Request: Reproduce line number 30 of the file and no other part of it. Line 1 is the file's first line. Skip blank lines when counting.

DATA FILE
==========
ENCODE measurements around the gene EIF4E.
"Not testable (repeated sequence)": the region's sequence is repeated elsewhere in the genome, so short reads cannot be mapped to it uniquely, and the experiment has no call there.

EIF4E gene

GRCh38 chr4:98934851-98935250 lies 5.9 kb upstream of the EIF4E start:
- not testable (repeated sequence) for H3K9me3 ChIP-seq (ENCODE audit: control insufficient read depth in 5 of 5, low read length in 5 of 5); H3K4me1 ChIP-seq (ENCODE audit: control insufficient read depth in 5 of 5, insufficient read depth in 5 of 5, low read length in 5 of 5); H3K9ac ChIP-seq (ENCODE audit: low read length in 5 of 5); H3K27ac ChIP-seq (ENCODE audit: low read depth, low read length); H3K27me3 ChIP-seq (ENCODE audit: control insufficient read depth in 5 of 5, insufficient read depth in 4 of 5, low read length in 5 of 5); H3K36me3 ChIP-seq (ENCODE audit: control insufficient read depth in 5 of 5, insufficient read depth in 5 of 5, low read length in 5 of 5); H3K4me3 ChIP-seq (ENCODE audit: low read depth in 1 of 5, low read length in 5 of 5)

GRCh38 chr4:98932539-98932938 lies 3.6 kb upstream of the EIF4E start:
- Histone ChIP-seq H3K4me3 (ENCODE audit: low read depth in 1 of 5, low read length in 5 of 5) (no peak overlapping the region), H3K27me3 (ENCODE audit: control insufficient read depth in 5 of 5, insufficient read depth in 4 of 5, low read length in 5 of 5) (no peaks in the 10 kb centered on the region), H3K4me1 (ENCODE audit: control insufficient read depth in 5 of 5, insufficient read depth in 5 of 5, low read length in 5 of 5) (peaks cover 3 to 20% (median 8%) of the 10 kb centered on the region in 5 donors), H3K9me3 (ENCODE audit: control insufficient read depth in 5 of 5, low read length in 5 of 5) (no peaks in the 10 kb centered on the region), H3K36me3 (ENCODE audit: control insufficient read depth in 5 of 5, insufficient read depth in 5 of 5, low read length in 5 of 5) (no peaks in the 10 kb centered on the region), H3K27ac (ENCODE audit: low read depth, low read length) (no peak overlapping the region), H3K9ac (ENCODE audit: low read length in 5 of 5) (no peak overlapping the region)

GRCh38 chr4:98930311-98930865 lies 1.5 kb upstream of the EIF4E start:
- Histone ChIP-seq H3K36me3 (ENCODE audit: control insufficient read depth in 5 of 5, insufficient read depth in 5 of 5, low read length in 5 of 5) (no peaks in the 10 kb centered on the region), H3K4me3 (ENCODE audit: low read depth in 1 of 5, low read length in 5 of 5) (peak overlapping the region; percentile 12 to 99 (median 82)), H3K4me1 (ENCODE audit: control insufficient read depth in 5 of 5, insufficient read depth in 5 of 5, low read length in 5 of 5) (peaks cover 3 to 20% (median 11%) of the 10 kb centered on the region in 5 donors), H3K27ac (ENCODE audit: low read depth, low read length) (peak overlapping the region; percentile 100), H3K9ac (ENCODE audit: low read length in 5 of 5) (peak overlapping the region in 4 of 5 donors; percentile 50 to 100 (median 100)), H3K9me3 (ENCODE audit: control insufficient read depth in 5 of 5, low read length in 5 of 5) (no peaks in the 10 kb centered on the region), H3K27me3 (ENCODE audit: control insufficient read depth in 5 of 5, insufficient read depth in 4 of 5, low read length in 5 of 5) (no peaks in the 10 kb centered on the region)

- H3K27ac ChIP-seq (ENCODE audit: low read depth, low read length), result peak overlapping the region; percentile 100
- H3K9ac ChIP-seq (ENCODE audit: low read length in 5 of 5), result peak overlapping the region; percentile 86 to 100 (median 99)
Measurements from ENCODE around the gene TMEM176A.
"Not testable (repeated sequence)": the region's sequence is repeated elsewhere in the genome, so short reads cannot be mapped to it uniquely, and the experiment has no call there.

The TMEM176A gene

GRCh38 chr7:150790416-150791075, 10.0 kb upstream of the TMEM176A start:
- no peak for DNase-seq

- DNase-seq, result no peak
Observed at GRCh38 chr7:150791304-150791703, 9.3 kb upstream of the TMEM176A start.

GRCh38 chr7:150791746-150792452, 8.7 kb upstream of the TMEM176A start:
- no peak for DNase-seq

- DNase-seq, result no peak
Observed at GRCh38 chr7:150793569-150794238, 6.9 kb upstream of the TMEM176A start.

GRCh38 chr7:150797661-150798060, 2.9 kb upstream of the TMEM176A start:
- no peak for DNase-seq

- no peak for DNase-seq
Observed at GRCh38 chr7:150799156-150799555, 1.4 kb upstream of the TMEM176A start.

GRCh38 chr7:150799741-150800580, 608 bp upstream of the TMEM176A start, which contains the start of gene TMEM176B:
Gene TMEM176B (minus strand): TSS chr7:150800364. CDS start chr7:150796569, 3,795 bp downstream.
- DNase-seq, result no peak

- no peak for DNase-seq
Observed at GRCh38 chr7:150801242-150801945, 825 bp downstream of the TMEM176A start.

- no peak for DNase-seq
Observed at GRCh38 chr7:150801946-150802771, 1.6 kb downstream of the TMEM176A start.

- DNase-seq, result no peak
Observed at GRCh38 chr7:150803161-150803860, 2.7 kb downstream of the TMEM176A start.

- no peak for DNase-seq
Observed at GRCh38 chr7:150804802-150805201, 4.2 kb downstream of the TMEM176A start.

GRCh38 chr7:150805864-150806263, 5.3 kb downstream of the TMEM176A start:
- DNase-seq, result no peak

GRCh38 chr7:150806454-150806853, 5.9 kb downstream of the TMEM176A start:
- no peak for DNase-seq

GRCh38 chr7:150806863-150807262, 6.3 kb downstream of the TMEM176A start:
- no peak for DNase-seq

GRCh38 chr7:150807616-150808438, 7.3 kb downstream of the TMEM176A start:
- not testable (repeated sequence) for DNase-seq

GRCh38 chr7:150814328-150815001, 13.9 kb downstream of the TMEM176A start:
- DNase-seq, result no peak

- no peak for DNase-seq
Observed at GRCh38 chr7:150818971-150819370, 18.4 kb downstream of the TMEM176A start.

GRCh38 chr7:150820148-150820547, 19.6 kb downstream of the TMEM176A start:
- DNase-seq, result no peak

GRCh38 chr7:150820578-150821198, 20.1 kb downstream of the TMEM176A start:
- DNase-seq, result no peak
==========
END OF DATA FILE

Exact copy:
- no peak for DNase-seq